Special-purpose 529 education accounts have gotten a lot of play in the consumer media over the years, but these products are still sold a lot more aggressively than they're bought -- and they're not even sold all that much.
Finally, someone is saying what a lot of advisors have been thinking about 529 plans: the underlying investments just aren't great.
It turns out that 90% of RIAs that a group of private colleges surveyed have issues with the way these state-run plans are set up.
Half are unhappy with the way these plans' managers pick the investment options. There just aren't enough choices and the ones that are available tend to be less than great.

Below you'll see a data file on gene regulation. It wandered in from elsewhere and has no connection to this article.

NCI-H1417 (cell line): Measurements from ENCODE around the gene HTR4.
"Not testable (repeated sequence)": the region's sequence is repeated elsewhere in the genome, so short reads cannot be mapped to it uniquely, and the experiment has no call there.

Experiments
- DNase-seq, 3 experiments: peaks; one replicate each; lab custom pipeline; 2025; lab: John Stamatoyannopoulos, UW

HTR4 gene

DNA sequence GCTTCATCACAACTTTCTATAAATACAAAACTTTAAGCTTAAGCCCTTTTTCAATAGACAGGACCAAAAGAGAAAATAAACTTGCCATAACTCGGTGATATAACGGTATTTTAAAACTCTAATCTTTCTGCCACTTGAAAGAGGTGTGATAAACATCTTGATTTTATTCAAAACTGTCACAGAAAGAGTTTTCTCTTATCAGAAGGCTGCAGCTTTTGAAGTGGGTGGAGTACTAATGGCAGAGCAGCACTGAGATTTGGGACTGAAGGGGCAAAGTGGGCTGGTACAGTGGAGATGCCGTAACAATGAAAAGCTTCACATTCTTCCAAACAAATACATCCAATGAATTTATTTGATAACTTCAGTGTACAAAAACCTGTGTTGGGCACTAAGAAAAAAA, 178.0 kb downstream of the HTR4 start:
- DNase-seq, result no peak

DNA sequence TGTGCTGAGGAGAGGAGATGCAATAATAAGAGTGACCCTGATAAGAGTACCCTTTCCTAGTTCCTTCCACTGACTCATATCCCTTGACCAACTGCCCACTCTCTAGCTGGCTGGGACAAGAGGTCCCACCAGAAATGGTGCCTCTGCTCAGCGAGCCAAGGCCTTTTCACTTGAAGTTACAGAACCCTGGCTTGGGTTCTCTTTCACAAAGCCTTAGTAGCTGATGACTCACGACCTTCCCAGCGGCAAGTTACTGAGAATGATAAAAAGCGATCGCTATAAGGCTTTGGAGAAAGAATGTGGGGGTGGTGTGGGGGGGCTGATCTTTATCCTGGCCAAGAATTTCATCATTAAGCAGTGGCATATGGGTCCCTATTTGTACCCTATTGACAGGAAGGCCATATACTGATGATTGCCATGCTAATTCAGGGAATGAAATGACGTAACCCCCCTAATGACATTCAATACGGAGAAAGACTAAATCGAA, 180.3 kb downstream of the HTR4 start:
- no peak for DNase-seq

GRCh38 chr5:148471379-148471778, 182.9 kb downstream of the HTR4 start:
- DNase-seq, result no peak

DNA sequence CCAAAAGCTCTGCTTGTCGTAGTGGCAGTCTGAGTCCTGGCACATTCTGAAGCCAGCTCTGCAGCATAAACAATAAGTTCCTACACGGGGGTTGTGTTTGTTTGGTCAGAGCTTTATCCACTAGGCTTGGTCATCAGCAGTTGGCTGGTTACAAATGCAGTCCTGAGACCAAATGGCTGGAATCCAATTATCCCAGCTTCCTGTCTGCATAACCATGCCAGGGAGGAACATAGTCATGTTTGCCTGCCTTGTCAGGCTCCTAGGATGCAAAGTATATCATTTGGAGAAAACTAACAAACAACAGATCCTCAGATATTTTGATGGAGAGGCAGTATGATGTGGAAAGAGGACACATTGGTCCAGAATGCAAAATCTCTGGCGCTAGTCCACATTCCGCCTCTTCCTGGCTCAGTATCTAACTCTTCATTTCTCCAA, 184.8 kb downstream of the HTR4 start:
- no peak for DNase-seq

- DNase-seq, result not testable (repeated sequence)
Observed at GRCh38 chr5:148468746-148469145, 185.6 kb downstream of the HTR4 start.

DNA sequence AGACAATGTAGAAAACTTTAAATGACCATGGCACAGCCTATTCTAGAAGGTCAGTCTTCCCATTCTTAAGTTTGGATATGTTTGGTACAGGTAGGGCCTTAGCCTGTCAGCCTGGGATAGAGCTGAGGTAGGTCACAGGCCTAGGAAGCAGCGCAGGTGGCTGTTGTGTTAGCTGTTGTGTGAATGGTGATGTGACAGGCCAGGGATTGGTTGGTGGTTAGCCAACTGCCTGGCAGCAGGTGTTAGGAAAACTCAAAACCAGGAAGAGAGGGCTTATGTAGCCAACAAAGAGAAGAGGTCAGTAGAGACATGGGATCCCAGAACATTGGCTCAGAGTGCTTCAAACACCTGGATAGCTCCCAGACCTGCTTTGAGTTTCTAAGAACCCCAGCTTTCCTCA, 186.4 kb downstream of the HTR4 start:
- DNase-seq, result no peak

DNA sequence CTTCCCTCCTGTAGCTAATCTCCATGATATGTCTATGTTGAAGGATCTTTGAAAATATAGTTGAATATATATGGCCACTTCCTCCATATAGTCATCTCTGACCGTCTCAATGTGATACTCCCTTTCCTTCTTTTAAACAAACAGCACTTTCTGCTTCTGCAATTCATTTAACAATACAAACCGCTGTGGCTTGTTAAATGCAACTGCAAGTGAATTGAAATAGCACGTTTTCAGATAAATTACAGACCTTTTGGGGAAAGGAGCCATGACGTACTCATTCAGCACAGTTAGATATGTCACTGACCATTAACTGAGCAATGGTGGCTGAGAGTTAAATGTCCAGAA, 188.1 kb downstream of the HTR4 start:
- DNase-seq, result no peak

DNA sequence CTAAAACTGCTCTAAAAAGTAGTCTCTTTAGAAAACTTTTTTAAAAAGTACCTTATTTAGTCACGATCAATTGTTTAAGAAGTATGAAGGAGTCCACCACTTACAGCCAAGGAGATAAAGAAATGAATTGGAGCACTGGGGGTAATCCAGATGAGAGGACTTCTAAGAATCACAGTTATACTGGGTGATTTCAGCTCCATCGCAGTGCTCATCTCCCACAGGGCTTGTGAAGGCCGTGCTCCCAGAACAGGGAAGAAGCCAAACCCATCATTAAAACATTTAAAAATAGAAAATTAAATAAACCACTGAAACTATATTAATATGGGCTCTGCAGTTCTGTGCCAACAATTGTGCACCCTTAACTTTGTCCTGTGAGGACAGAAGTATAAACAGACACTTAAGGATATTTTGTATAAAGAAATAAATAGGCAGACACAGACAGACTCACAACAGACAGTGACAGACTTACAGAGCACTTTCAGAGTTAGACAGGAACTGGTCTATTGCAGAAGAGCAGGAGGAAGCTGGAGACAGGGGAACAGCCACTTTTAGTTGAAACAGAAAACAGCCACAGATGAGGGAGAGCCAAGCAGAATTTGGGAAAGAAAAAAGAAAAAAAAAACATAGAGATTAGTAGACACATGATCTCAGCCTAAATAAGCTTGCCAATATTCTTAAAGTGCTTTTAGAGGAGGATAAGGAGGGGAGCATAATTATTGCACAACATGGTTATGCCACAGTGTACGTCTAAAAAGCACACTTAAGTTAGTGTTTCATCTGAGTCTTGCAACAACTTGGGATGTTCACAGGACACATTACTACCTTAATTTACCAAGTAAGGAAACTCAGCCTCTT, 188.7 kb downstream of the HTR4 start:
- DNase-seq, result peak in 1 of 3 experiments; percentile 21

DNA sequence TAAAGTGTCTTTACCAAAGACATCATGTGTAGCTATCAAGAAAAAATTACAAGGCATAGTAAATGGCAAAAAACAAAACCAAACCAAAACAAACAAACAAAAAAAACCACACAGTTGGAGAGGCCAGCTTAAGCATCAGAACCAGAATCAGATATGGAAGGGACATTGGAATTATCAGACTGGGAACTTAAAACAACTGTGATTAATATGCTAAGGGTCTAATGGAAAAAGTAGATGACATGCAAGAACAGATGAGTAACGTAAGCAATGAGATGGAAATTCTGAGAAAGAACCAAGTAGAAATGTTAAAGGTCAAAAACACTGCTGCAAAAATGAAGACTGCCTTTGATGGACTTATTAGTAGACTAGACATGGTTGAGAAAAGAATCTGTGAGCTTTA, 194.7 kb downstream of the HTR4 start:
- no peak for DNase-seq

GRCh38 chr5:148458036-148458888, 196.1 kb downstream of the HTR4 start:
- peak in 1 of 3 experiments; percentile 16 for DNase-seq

Meanwhile, 34% worry that a portfolio built out of the available options will be too exposed to market volatility over the relatively short 18- to 22-year lifecycle of the typical 529 account.
Advisors want to like these vehicles. Consumers have been conditioned to like these vehicles by over a decade of financial reporters touting them as the next big thing and the solution to out-of-control tuition inflation.
But if nobody can get excited about the portfolios -- much less the fees -- then the 529 marketplace will continue to drift, no matter how exotic the state-by-state marketplace is or how great the tax benefits can be.